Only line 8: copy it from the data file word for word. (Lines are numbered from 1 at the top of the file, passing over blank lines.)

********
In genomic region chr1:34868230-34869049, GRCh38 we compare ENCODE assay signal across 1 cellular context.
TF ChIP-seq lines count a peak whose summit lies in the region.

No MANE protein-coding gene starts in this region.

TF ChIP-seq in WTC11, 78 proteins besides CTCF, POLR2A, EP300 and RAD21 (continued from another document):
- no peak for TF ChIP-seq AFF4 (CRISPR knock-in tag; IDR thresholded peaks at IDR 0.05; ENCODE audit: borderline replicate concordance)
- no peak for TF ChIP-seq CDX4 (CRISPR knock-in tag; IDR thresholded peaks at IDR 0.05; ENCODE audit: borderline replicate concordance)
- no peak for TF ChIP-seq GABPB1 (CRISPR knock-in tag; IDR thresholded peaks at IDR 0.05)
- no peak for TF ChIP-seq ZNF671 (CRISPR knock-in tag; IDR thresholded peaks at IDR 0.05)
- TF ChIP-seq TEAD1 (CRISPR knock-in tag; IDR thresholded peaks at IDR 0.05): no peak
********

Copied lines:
- no peak for TF ChIP-seq ZNF671 (CRISPR knock-in tag; IDR thresholded peaks at IDR 0.05)